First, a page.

God is seen as considering what David did to be evil and punishing Israel for this evil act on David’s part.  Did God provoke David or use Satan to incite David to do evil and then punish David and Israel for doing the evil he provoked him to do?  If so, then God is behaving in a totally contradictory manner.  Does God behave contradictorily?  Does God will evil behavior on people and then hold them accountable for such behavior and punish them for such behavior? 

       Scripture shows God is a God of righteous judgement.  He judges and punishes us for behaving contrary to His will, not for obeying His will. By Scripture saying David's command to do the census was evil in God's sight, it would certainly appear doing the census was not God's will and David was actually behaving contrary to God's will by doing the census and that is why David and Israel were punished.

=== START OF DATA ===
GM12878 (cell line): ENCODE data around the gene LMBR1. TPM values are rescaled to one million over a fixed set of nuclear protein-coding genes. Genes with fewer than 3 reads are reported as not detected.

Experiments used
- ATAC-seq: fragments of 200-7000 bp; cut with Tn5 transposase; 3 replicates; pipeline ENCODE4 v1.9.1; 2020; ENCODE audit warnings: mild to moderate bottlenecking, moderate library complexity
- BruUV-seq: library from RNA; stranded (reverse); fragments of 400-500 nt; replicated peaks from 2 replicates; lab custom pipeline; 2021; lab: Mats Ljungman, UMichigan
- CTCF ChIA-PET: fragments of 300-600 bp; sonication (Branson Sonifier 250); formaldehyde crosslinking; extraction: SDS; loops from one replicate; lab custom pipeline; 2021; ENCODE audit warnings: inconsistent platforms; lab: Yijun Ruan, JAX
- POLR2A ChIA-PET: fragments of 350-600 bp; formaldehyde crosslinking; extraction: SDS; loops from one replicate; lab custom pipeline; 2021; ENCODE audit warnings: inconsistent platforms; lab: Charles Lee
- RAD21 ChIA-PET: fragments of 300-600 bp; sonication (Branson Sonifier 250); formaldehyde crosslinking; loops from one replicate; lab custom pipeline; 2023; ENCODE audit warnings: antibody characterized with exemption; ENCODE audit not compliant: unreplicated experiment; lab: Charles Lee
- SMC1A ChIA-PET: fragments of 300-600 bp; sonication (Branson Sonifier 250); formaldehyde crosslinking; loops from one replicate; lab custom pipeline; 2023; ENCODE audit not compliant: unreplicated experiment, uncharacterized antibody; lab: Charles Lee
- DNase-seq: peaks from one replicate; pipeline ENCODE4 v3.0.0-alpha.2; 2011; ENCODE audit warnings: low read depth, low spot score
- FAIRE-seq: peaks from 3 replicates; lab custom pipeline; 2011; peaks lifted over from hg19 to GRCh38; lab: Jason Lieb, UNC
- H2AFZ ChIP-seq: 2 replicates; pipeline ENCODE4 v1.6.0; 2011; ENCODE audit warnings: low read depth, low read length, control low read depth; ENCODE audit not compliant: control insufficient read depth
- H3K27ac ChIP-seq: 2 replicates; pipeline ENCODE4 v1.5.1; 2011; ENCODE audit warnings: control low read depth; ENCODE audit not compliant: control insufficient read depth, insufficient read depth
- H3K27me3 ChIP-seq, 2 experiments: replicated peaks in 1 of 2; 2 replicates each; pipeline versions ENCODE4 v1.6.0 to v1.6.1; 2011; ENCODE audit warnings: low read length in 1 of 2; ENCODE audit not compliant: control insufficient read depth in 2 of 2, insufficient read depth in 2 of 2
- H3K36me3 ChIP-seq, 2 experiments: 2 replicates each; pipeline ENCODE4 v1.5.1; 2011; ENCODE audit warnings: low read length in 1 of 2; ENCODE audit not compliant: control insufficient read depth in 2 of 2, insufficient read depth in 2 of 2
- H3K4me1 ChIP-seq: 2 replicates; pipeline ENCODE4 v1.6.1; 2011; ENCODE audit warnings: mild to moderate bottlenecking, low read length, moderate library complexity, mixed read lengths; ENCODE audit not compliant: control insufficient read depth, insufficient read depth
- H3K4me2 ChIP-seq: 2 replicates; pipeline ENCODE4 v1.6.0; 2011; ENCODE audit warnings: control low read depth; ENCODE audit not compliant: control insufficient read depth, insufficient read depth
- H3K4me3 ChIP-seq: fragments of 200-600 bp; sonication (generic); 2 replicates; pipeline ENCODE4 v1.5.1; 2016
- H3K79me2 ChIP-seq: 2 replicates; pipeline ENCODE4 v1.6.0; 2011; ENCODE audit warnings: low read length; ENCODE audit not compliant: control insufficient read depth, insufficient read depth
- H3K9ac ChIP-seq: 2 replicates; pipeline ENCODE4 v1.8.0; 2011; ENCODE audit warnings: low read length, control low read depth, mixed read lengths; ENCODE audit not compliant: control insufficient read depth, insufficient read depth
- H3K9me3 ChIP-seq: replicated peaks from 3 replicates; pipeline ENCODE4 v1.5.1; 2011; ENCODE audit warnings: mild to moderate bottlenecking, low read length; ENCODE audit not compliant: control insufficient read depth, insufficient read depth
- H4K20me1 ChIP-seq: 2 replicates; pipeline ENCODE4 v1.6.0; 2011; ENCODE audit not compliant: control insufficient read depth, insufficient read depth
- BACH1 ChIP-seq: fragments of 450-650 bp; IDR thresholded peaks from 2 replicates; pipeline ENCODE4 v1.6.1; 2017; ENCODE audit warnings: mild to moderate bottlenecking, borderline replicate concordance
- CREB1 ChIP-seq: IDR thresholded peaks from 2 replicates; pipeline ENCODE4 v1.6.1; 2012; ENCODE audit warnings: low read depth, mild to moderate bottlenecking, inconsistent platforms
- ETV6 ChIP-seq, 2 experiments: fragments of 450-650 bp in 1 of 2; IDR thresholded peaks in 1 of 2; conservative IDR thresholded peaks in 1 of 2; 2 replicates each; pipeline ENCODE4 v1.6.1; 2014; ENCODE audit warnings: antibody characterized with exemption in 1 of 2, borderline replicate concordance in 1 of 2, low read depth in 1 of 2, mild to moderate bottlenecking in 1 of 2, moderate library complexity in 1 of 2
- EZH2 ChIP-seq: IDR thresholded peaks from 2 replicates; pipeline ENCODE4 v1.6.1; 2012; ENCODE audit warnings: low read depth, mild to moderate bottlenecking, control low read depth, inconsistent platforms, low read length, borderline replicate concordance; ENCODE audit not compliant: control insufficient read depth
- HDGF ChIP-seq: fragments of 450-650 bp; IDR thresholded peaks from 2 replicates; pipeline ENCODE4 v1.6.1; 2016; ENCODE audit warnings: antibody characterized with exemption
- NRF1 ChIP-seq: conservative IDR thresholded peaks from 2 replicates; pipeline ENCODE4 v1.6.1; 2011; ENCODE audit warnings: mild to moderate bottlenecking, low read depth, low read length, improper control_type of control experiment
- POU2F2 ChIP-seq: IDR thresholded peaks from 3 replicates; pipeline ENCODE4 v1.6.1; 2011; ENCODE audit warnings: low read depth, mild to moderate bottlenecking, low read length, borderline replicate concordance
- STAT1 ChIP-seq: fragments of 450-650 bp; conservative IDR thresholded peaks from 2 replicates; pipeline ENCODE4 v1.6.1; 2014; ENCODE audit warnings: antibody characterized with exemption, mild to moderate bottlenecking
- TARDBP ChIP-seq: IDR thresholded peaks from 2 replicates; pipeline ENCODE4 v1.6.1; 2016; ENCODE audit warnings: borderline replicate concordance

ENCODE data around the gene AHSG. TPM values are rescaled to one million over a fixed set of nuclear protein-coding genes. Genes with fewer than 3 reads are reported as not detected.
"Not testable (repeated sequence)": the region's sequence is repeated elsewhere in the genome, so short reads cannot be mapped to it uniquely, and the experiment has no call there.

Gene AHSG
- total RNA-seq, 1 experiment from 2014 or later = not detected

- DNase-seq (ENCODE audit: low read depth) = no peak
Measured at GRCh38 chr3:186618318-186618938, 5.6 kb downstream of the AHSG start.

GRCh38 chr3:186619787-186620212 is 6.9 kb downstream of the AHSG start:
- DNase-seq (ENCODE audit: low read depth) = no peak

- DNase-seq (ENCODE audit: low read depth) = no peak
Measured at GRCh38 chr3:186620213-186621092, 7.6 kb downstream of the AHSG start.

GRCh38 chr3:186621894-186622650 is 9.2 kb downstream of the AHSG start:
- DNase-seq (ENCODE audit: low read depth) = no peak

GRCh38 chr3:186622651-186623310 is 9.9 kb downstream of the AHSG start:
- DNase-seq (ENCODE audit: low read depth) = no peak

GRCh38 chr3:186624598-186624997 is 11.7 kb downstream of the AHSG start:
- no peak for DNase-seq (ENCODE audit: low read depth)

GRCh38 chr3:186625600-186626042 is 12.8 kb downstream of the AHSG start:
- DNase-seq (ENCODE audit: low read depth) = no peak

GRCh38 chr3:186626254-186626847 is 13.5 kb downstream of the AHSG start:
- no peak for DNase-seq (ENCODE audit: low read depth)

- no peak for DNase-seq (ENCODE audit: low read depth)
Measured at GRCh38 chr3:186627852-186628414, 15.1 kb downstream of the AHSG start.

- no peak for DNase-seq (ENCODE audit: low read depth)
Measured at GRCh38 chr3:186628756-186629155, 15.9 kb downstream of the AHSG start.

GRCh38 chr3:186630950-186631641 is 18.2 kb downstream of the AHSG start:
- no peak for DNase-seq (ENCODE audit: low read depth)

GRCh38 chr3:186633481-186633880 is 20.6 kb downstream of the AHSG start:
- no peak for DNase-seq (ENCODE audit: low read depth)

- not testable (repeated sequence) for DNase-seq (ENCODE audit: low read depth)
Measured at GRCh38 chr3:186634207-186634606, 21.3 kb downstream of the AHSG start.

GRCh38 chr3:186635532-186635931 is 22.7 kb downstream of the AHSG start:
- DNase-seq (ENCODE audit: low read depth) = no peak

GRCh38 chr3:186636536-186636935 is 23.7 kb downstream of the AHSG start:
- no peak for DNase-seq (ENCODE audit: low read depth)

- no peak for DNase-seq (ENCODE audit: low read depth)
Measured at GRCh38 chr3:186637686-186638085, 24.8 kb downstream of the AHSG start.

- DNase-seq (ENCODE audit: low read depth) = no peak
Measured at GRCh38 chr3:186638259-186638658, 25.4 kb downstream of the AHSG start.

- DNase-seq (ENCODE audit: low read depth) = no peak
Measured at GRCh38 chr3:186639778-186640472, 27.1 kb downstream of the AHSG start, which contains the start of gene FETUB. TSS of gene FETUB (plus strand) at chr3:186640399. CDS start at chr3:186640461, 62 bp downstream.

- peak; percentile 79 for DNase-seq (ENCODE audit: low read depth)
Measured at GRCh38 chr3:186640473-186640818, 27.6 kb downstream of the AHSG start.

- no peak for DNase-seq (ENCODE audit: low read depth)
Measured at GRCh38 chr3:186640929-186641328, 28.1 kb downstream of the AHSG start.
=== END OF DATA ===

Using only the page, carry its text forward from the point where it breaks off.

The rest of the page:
David said to God, "I have sinned greatly by doing this. Now, I beg you; take away the guilt of your servant. I have done a very foolish thing” (1 Chronicles 21:8) This statement of David’s would be ludicrous if David’s action to take a census was provoked by God and David was simply carrying out God’s will.  When God brought judgement upon Israel because of David’s sin David said this: "Was it not I who ordered the fighting men to be counted? I am the one who has sinned and done wrong (21: 17).  David plainly said it was he who ordered the fighting men to be counted and in doing so it was he who had sinned.  In the 2 Samuel account of this event, it is recorded that “David's heart troubled him after he had numbered the people. So David said to the Lord, "I have sinned greatly in what I have done. But now, O Lord, please take away the iniquity of Thy servant, for I have acted very foolishly” (2 Samuel 24:10).